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Sunday, December 21, 2014

The Eerie Midnight Horror Show (1974) review



Stella Carnacina (Danila), Chris Avram (Mario), Lucretia Love (Luisa), Ivan Rassimov (The Devil), Gabriele Tinti (Luisa's lover), Luigi Pistilli (Father Zeno)

Directed by Mario Gariazzo

The Short Version: Satan is a horny little devil in this epically trashy, psycho-sexual, satanic mess from Italy. Gariazzo wants to take his poke-n-puke fest seriously, but the power of perversion compels him to sell his cinematic soul to the devil for divine repugnance every few minutes. Even so, it's occasionally sprinkled with artistic flourishes, and a few surprisingly well-crafted scenes of tension. As far as EXORCIST clones go, this EERIE MIDNIGHT HORROR SHOW regurgitates all of Friedkin's highlights in a greatest hits package like only the Italians could do back in the 1970s.

***WARNING! This review contains nudity***

Danila, a highly regarded, if very young art student becomes entranced with a mysterious, intricately detailed statue of a crucified criminal in a deconsecrated church awaiting demolition. Displayed opposite another crucified, if more Christ-like figure, Danila brings the ancient carving back to her studio. One night while working on a painting, Danila is violated by a malevolent presence that has laid dormant within the Olive Tree carved effigy for hundreds of years. Now possessed by the Devil himself, Danila becomes progressively worse. After science fails to cure the girl, her parents take her to a monastery out in the country in the hopes a well known exorcist can release their daughter from Satan's grasp.

Director Gariazzo's cheap, if wildly entertaining Devil movie crams a handful of famous genre faces in a chain-link of unsavory scenes with thought-provoking themes dangling from it. Gariazzo reportedly claimed he wrote his story some time before Friedkin made THE EXORCIST (1973), but the vast similarities (a title card even states 'This film is based on a true story'!), and heavy amount of cloned imagery is inescapable. Moreover, a scourge of Euro-copies xeroxed from one Italian production facility to another popped up throughout the decade like the recurring stigmata on Danila's (Carnacina) hands and feet. During this gloriously unrestrained time period, any film of US parentage with box office viability was open season to foreign filmmakers wishing to hitch a ride aboard that particular bandwagon.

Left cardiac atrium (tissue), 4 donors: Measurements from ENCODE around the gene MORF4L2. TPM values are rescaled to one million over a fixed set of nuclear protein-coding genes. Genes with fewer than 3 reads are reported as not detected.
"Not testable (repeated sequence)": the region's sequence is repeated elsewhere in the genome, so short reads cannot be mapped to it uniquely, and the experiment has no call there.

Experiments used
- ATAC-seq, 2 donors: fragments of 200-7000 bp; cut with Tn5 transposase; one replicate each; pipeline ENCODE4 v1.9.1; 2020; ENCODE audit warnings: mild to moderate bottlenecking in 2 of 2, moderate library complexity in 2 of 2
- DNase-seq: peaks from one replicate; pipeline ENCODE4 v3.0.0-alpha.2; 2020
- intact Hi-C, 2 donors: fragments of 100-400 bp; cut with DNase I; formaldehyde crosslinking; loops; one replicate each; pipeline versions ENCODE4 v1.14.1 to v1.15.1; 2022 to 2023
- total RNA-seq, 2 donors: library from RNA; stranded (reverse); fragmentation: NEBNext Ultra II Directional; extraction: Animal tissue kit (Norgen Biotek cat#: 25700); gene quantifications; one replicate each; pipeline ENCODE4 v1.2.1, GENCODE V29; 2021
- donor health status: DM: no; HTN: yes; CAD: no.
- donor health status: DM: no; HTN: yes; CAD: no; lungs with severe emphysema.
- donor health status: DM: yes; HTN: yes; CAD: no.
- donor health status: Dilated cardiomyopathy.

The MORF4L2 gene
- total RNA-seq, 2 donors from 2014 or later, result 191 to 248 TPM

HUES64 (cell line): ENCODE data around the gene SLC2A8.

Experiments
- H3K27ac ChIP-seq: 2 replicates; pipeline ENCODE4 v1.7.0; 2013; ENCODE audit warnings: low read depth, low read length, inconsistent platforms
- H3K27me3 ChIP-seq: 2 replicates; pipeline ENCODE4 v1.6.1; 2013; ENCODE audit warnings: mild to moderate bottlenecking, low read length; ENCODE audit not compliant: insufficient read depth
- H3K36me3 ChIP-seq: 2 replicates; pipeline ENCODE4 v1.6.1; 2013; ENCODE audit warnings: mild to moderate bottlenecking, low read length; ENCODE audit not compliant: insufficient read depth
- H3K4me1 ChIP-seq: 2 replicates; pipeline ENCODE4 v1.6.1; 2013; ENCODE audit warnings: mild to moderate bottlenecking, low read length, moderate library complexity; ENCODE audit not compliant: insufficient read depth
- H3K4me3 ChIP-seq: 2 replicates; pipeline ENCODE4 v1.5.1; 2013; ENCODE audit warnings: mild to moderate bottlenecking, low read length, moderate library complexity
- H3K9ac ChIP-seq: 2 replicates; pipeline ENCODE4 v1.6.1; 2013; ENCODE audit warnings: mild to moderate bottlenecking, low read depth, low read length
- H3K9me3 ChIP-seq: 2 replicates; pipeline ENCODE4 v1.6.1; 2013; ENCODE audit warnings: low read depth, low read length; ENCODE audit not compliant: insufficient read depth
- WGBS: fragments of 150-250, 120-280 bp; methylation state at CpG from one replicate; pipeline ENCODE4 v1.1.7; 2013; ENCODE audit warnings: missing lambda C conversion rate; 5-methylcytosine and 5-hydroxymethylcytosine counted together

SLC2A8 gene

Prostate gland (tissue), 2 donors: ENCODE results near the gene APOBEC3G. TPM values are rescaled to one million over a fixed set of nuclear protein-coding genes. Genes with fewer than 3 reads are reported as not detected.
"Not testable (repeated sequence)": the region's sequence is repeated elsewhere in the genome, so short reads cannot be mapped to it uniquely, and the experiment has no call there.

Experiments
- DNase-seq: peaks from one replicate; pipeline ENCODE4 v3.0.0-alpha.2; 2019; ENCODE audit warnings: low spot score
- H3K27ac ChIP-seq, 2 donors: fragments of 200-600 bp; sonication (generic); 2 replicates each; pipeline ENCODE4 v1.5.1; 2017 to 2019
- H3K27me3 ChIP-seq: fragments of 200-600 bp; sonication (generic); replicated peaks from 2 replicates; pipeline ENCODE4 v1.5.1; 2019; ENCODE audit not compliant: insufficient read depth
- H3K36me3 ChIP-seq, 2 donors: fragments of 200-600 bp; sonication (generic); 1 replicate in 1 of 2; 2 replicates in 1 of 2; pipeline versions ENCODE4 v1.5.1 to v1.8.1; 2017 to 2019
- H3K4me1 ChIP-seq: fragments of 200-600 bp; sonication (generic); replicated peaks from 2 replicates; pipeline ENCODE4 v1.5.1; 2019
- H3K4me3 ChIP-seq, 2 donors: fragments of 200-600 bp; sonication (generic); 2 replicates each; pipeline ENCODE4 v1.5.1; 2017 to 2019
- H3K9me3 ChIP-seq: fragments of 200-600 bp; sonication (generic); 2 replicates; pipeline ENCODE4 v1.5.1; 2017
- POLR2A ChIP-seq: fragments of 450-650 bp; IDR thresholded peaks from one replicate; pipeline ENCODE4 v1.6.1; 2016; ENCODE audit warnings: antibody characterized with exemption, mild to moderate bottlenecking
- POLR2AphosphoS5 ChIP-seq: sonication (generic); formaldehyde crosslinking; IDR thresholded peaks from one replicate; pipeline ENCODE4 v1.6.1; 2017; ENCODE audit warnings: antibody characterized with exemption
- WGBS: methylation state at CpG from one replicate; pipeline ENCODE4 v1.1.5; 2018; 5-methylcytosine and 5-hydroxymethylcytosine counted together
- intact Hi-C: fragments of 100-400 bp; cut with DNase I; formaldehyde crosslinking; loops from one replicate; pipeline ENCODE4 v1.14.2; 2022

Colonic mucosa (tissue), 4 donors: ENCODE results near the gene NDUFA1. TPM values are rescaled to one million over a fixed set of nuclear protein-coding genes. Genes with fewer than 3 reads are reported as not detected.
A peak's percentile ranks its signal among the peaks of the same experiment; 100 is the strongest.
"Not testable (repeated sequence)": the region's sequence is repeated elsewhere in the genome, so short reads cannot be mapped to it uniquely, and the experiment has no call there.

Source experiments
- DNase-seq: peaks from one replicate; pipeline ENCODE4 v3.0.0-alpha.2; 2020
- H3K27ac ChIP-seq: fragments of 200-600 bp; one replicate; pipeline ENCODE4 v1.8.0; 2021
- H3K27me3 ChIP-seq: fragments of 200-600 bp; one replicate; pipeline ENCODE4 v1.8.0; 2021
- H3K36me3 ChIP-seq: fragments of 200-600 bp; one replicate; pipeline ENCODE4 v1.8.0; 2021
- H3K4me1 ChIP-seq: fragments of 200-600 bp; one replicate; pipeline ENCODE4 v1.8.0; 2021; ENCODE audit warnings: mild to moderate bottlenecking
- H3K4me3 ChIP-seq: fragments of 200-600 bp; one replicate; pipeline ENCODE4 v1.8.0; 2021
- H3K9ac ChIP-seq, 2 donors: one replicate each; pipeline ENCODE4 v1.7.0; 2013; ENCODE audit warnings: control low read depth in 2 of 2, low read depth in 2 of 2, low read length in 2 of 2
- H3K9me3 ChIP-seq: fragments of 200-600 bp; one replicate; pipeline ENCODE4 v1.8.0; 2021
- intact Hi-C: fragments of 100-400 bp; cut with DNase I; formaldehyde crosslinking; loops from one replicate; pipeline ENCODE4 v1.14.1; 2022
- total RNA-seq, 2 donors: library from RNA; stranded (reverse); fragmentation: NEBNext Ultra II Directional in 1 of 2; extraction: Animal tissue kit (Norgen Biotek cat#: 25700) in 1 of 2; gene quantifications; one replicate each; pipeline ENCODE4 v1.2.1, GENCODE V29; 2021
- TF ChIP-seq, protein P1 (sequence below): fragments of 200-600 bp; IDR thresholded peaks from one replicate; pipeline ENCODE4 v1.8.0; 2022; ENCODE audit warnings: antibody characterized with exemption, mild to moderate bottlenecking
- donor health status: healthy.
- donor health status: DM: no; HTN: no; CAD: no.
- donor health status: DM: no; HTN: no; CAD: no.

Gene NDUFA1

As far as THE EXORCIST al dente, the Devil made them do it with the likes of THE ANTICHRIST (1974), BEYOND THE DOOR (1974), and THE HOUSE OF EXORCISM (1975) -- films that tempted many a filmgoer during the 1970s when Italians couldn't compete with slick Hollywood product, so the next best thing was to rip them off, and do so in the most spectacularly offensive ways imaginable. Gariazzo tries to be serious at times, but succumbs to his fascination for feculence before thrusting a bit of expressive visuals in our faces; and then proceeding to lose control of himself all over again.

As this Eerie Midnight Horror Show proves, irony dwells within the framework of Italian exploitation cinema. There's occasionally the best of intentions (so the directors will tell us), but often said good intentions become mired in the violent miasma they portend to decry. L'OSSESSA is another such occasion; only Gariazzo isn't Deodato, and this isn't CANNIBAL HOLOCAUST (1980). For every instance of naked flesh, blasphemy, and burning crosses, there's an insightful sequence about science vs. religion, the nature of man, good vs. evil, and the depiction of sex as a drug that leads to further corruption of the body. Gariazzo's little movie makes some provocative points, but then casts them aside for shock and prurience. Fans of this sort of thing don't come for the subtext, or underlying themes, they come for the lack of decency and expedience of deviancy; and Gariazzo delivers as much as his no doubt meager budget will allow.

"I need something that goes beyond the foolish bounds that you've set out."

The classic dichotomy and the related factors of good and evil, and pain and pleasure is a common thread in between sex and sleaze sessions. When it's not ripping off Friedkin's devil movie classic, the script attempts to exorcise its subtext in correlations of sexual and religious disciplines by way of flagellation. Flagellation is shown as a means to satisfy ones sexual proclivities; while at the same time, its purpose is used to wipe ones sins away. Luisa loves having rose petals gently caressing her body just prior to being savagely beaten with the thorns by her sex-hungry man-slave (played by prolific actor Gabriele Tinti). Meanwhile, Father Zeno nearly succumbs to the succulence of Danila's Satan-possessed flesh, later thrashing himself mightily with his own cleansing accessory.

"I think it's wise to have doubts when a scientist trespasses into the priesthood. I wouldn't dream of telling a physicist how to split an atom. Unfortunately, people doubt everything to do with religion today; laugh at it, even."

The pleasures of the flesh and its apparent ruination of society is probably the major selling point behind this movie -- on both an exploitation and a subtextual level. The script from Gariazzo and Ambrogio Molteni depicts religion in a balanced fashion, detailing its fallacies while using it as the tool to ones redemption. We hear about alleged orgies carried out in secret within sacred walls, and transformation from pagan to Christian iconography, and the redemption of some of the characters in the movie. The treatment of religion and its relationship with man and his inner demons is represented with the two statues seen at the beginning. One might surmise that -- once the evil effigy is removed from the company of the righteous sculpture (which Danila specifies its creator seemed less interested in its detail), only then is the evil let loose. Likewise, it's interesting to hear dialog from the 1970s regarding society's view of religion and its relationship with science, and how much it resembles sentiments of today (refer to the quotation above)